Assesses the percentage of opioid use disorder (OUD) pharmacotherapy treatment events among members age 16 and older that continue for at least 180 days (6 months).
Why It Matters
In 2020, over 2.7 million U.S. residents 12 years of age and older had an OUD.1 The same year, more than 93,300 deaths were due to drug overdose; of those, 74% involved an opioid.2
Pharmacotherapy has been identified as a critical part of treatment for individuals with OUD. A gap in treatment currently exists: Estimates suggest that less than 40% of U.S. residents over 12 with an OUD diagnosis receive pharmacotherapy.3 Encouraging pharmacotherapy is critical because individuals with OUD who engage in treatment with pharmacotherapy are less likely to exhibit withdrawal or craving symptoms and use illicit opioids, and are more likely to remain in treatment and engage in mental health therapy.4,5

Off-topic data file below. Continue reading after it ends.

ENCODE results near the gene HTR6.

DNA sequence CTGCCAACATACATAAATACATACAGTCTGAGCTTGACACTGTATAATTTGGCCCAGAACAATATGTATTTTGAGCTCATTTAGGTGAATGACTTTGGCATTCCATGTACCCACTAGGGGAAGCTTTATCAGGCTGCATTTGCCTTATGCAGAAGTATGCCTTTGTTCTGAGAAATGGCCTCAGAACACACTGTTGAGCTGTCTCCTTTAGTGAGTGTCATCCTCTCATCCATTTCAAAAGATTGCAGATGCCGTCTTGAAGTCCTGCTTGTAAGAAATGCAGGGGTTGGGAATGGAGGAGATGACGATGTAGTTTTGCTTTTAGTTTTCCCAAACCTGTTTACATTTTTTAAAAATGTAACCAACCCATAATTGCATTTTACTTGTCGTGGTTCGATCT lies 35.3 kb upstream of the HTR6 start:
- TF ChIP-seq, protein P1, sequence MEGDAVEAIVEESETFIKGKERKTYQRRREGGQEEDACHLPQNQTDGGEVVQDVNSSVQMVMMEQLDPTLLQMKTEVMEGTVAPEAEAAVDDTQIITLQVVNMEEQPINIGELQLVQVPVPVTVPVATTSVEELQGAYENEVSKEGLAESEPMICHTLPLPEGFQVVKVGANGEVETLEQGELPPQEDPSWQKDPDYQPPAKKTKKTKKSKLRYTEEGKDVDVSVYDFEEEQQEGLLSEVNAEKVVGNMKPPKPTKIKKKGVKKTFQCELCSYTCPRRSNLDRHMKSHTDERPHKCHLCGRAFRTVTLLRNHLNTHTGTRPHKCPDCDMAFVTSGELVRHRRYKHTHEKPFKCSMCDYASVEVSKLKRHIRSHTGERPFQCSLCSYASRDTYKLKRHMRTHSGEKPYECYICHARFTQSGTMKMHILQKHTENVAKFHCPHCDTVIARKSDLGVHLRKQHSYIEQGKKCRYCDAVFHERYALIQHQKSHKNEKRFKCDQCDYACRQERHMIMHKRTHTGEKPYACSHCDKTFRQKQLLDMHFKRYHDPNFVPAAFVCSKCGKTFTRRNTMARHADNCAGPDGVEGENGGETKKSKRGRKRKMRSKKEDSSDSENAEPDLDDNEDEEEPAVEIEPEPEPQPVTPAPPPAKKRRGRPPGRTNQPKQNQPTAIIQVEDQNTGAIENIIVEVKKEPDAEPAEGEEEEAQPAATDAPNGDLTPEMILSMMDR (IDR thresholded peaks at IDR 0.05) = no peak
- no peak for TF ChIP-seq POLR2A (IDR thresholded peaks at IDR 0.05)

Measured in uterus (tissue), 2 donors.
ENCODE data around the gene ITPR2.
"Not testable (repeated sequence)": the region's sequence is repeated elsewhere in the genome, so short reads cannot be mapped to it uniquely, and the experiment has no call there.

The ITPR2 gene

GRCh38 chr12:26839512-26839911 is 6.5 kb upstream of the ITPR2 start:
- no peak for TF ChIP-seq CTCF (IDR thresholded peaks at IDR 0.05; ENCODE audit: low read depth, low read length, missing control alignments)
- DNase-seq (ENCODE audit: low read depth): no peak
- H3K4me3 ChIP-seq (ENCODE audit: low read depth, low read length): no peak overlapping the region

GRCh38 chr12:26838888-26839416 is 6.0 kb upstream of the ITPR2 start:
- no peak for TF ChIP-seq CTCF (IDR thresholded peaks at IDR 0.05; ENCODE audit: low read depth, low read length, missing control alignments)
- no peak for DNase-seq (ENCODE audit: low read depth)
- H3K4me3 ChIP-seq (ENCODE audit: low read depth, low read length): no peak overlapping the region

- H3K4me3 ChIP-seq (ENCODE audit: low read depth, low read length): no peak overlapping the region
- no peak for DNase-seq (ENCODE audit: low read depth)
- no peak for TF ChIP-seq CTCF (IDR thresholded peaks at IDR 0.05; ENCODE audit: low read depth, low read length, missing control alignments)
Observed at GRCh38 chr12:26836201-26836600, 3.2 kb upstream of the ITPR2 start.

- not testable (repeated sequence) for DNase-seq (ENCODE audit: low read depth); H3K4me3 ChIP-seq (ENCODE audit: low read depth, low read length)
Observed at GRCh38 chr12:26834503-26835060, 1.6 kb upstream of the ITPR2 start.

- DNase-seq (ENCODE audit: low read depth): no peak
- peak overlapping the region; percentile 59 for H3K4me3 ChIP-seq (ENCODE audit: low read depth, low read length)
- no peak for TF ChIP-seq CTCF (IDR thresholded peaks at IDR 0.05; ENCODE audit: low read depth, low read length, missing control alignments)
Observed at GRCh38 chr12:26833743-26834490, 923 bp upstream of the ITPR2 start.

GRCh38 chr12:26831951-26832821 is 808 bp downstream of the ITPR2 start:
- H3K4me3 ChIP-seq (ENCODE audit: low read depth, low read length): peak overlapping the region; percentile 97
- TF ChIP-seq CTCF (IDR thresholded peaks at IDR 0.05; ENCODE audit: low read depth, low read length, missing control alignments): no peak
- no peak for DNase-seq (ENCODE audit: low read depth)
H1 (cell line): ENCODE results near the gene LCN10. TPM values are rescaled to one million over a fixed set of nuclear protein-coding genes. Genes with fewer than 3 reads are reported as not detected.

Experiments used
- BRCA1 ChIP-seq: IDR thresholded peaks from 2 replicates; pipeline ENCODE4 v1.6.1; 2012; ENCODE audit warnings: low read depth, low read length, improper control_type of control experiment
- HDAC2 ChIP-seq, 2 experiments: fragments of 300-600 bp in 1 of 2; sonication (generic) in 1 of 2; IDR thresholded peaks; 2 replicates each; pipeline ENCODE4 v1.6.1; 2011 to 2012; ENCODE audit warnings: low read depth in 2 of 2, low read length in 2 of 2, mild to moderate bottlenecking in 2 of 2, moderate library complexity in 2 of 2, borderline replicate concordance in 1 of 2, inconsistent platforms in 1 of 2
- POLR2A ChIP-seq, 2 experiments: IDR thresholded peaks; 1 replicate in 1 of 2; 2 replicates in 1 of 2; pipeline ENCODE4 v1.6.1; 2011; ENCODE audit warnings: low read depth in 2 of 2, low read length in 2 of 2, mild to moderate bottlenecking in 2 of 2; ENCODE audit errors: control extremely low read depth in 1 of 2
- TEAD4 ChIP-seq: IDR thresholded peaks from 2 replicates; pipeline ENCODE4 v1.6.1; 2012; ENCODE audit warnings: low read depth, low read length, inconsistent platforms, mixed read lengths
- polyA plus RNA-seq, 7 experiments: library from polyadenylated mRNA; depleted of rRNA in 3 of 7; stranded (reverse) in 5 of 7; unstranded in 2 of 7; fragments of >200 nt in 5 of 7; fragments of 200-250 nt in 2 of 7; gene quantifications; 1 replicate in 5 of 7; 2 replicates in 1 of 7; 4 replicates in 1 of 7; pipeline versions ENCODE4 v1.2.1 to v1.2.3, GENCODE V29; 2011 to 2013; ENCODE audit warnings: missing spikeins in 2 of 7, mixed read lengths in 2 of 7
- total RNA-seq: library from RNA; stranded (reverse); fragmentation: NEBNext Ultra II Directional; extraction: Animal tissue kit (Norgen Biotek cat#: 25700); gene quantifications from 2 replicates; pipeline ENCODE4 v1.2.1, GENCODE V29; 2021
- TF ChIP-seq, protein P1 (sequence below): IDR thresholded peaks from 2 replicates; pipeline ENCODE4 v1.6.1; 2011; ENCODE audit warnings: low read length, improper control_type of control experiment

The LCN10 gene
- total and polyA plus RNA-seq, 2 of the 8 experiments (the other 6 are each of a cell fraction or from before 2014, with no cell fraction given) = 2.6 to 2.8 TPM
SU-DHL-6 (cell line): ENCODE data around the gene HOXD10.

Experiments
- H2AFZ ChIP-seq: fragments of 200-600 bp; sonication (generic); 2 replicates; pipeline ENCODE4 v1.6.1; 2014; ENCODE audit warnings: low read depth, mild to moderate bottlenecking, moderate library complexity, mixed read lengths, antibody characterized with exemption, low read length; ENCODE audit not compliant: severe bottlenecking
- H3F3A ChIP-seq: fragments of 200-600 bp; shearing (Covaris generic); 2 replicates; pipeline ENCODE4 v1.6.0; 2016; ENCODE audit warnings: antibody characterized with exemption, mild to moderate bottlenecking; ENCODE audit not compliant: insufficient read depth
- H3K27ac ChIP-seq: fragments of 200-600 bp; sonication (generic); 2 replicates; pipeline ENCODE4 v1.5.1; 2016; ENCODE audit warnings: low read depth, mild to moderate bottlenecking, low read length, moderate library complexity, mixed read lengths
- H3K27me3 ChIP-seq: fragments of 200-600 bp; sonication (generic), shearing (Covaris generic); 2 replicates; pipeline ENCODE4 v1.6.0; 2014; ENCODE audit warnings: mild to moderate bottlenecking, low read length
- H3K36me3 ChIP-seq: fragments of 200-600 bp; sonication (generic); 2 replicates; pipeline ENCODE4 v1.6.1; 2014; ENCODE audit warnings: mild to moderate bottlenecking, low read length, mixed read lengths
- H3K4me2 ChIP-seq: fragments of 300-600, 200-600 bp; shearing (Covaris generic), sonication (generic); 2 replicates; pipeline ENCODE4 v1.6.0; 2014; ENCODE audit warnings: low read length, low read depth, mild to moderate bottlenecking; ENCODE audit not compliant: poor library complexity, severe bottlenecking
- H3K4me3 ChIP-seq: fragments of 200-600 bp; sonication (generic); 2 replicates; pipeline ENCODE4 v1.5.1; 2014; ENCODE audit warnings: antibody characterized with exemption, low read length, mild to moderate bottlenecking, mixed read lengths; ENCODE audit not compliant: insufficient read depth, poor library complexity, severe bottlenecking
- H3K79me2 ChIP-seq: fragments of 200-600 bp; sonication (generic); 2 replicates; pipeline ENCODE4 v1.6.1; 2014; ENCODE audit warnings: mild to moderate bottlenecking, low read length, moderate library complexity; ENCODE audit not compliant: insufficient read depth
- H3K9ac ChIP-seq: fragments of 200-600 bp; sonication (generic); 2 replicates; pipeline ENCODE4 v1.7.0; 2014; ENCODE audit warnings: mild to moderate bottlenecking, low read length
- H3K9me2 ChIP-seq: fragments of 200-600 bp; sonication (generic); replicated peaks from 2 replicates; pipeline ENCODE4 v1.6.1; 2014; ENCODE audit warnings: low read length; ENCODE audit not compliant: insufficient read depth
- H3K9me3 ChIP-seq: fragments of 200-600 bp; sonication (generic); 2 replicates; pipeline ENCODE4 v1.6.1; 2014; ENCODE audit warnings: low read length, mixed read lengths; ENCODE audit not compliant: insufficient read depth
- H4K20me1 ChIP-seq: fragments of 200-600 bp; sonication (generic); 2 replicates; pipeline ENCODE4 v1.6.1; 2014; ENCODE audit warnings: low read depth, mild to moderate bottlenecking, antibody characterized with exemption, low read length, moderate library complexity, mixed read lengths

Pharmacotherapy for Opioid Use Disorder (Total)
|Measurement Year||Commercial HMO||Commercial PPO||Medicaid HMO||Medicare HMO||Medicare PPO|
- Substance Abuse and Mental Health Services Administration. 2021. Key substance use and mental health indicators in the United States: Results from the 2020 National Survey on Drug Use and Health (HHS Publication No. PEP21-07-01-003, NSDUH Series H-56). Rockville, MD: Center for Behavioral Health Statistics and Quality, Substance Abuse and Mental Health Services Administration. Retrieved from https://www.samhsa.gov/data/
- CDC. National Center for Health Statistics. 2021. Drug Overdose Deaths in the U.S. Up Nearly 30% in 2020. https://nchstats.com/2021/07/14/drug-overdose-deaths-in-the-u-s-up-nearly-30-in-2020/
- Wu, L.T., H. Zhu, and M.S. Swartz. 2016. “Treatment Utilization Among Persons With Opioid Use Disorder in the United States.” Drug and Alcohol Dependence 169, 117–27.
- NIDA. 2016. Effective Treatments for Opioid Addiction. https://www.drugabuse.gov/effective-treatments-opioid-addiction-0
- Connery, H.S. 2015. “Medication-Assisted Treatment of Opioid Use Disorder: Review of the Evidence and Future Directions.” Harvard Review of Psychiatry 23(2):63–75. doi: 10.1097/HRP.0000000000000075.